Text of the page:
Normal aging is associated with progressive functional decline in perception, cognition (thought, reasoning, etc.), and memory. Memory problems, for example, may begin as early as age 30 and worsen slowly, but steadily thereafter. As we age, our brain cells, called neurons, lose the tree-like connections between them. These connections or synapses are essential to thought and memory. We also know the brain has lifelong capacity for physical and functional change, i.e. neuroplasticity. This plasticity allows the brain to “rewire” itself and, thus, improve cognitive functions and memory.
At The Stress Institute, we apply Dr. Hall’s S.E.L.F. Care Program® to improve our cognitive function and memory. Serenity, meditation, and/or other calming exercises or practices help prevent and/or ameliorate stress, which we know is “bad” for brain cells. Stress disturbs cognitive processes, such as learning and memory. Exercise such as walking, yoga, or other aerobic activities may forestall some kinds of mental decline and may even help restore memory.
Physical exercise increases capillary development in the brain; thus, delivering more blood supply, more nutrients, and more oxygen. We now have revolutionary, noninvasive, computer-based brain exercises that improve cognitive function and memory. Recent studies show these brain exercises can improve cognitive function and memory an average of 10-12 years. Although it appears early, this improvement can last an average of 5-6 years.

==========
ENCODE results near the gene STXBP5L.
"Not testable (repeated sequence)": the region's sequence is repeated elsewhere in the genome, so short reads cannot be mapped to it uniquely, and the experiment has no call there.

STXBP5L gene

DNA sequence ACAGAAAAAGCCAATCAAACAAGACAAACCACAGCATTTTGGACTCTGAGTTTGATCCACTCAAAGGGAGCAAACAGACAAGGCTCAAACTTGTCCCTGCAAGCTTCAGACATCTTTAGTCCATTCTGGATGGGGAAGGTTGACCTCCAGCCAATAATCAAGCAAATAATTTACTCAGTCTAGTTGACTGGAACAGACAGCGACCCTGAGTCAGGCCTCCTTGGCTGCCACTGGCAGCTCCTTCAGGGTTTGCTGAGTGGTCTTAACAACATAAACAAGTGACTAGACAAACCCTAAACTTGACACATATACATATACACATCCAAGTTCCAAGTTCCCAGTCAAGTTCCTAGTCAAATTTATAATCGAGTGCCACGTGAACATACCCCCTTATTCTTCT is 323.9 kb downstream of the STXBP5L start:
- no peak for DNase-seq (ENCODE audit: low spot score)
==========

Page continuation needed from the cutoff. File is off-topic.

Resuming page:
With continuing periodic brain exercises, we may be able to hold these gains and/or delay further decline. Hopefully, these brain exercises or brain fitness programs may delay the onset of Alzheimer’s Disease in those predetermined to develop this grave disease. Love, relationships or being in a community, help as we have a more positive outlook on life, less depression, and less stress—all of which are damaging to memory and cognitive function. Lastly we tend to laugh more and have a better sense of humor when in groups or a community. This stimulates dopamine production, an important neurotransmitter that speeds synapses between neurons.
Food is another path to a “better” brain. Antioxidants play an essential role in disease prevention and as cancer fighters. Eating foods which contain these molecules will help neutralize harmful free radicals that can cause a breakdown of neurons or brain cells. Many colorful fruits and vegetables, such as broccoli, blueberries, beans, and whole grains are packed with antioxidants.
For further questions or information about The Stress Institute’s Brain Fitness, please email us at firstname.lastname@example.org.